For more information, visit the Mendeley Data for journals page.

Data statement

To foster transparency, we encourage you to state the availability of your data in your submission. This may be a requirement of your funding body or institution.

If your data is unavailable to access or unsuitable to post, you will have the opportunity to indicate why during the submission process, for example by stating that the research data is confidential. The statement will appear with your published article on ScienceDirect. For more information, visit the Data statement page.

Use of the Digital Object Identifier (DOI)

The digital object identifier (DOI) may be used to cite and link to electronic documents. The DOI consists of a unique alpha-numeric character string which is assigned to a document by the publisher upon the initial electronic publication. The assigned DOI never changes. Therefore, it is an ideal medium for citing a document, particularly 'Articles in press' because they have not yet received their full bibliographic information.

The correct format for citing a DOI is shown as follows (example taken from a document in the journal Physics Letters B):


When you use the DOI to create URL hyperlinks to documents on the web, they are guaranteed never to change.

Types of submission
1. Full length articles.

Original, full-length, research papers, which have not been published previously, except in a preliminary form, may be submitted as regular papers.

2. Case Reports.
The Editors recommend submitting case reports to the open access journal, Trauma Case Reports, which has the same editorial team as Injury (accepted authors will be charged a fee). To submit a case report to Trauma Case Reports, please go to

3. Letters to the Editor.
Letters to the Editor are encouraged, particularly those that comment on an article previously published in the journal. These should be submitted via the online submission system.

Authors are requested to submit their original manuscript and figures online, via Full instructions are located on this site.

If you have any problems submitting your paper through this system, please contact the Editorial Office on: e-mail:

A PDF proof is generated from the uploaded files and this is then sent to at least two reviewers. All correspondence, including notification of the Editor's decision and requests for revisions, will be managed via this system.

If you do not receive any response within 8 weeks after the acknowledgement that your paper has been successfully uploaded, you may contact the Editorial Office, preferably by e-mail ( Authors may also track the progress of their paper using this system to final decision.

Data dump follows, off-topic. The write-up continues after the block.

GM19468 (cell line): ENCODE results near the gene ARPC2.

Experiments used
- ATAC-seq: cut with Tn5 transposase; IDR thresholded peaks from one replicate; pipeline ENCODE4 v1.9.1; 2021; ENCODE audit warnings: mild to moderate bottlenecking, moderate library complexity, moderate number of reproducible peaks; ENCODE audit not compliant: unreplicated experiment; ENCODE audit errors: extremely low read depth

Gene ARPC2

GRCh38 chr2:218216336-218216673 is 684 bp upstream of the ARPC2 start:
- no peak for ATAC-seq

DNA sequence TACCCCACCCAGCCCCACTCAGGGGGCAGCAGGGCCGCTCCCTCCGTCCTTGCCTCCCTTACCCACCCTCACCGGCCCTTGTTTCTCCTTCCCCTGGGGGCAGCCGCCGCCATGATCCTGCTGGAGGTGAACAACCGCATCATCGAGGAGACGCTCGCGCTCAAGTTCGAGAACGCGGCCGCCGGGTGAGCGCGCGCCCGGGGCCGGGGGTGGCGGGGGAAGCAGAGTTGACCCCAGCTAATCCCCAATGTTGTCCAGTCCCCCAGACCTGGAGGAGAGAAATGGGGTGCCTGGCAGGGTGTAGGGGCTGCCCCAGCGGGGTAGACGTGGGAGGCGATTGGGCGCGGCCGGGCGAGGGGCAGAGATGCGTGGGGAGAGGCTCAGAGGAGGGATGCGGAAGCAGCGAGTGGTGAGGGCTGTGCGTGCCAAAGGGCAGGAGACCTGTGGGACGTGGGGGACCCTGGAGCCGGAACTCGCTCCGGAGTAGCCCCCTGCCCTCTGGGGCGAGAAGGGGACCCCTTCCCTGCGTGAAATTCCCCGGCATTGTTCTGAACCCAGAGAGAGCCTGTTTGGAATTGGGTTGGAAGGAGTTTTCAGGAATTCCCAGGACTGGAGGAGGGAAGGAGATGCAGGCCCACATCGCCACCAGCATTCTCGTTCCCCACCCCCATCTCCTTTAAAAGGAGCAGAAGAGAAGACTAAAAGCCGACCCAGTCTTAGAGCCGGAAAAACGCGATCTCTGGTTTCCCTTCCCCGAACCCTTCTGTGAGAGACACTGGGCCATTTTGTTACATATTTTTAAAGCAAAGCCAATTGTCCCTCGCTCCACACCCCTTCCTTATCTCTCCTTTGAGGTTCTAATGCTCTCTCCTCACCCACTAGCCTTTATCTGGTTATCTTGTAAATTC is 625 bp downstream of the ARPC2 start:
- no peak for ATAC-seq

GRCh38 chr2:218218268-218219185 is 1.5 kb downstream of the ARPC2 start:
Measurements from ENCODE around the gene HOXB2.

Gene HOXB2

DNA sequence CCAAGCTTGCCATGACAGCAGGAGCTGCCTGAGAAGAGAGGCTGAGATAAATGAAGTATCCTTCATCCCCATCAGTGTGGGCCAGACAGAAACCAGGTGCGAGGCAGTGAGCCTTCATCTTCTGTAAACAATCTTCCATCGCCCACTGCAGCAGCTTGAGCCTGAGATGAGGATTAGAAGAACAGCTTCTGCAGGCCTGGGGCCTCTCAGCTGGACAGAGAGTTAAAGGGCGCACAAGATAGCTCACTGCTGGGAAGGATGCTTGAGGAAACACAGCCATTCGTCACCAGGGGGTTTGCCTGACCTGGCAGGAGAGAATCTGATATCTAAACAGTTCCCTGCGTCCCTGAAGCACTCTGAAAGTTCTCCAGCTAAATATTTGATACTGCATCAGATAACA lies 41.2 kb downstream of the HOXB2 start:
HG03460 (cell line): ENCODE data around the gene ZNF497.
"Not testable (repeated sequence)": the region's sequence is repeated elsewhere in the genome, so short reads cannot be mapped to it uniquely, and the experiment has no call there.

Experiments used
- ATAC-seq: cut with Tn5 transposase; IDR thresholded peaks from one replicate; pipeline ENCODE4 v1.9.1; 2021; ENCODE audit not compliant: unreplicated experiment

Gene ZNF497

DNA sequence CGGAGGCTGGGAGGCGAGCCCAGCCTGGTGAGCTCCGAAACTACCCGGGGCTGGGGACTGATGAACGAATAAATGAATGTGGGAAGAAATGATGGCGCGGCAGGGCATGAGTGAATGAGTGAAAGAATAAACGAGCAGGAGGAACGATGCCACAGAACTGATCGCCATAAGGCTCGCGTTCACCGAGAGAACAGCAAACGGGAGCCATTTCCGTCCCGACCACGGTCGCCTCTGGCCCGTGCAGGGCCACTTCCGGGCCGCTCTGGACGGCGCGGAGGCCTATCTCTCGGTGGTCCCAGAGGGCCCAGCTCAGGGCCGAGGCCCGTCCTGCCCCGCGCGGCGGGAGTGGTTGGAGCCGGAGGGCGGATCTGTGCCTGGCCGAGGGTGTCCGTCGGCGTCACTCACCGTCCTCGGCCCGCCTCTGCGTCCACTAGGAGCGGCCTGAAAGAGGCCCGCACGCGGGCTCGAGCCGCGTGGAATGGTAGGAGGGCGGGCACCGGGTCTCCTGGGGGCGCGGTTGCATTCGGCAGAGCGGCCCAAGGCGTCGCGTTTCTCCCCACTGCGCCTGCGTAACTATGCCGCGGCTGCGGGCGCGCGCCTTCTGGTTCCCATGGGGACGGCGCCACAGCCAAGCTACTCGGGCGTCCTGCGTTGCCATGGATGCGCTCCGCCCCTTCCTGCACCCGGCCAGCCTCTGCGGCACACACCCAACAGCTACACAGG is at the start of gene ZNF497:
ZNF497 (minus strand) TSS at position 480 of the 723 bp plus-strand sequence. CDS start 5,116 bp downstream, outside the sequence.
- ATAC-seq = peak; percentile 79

Your manuscript should be submitted together with a covering letter which should be signed by the corresponding author on behalf of all authors and should include:
* A statement that all authors have made substantial contributions to all of the following: (1) the conception and design of the study, or acquisition of data, or analysis and interpretation of data, (2) drafting the article or revising it critically for important intellectual content, (3) final approval of the version to be submitted. All contributors who do not meet the criteria for authorship as defined above should be listed in an acknowledgements section. Examples of those who might be acknowledged include a person who provided purely technical help, writing assistance, or is the chair of the department who provided only general support. Authors should disclose whether they had any writing assistance and identify the source of payment for this assistance.

* A statement that the manuscript, including related data, figures and tables has not been previously published and is not under consideration elsewhere.

* The names and contact addresses (including e-mail) of 2 potential reviewers that have not been involved in the design, performance and discussion of the data and are not a co-worker. These may or may not be used at the Editor's discretion. You may also mention persons who you would prefer not to review your paper.

Conflict of Interest All authors must disclose any financial and personal relationships with other people or organisations that could inappropriately influence (bias) their work. Examples of potential conflicts of interest include employment, consultancies, stock ownership, honoraria, paid expert testimony, patent applications/registrations, and grants or other funding. The Conflict of Interest statement should be uploaded as a separate file.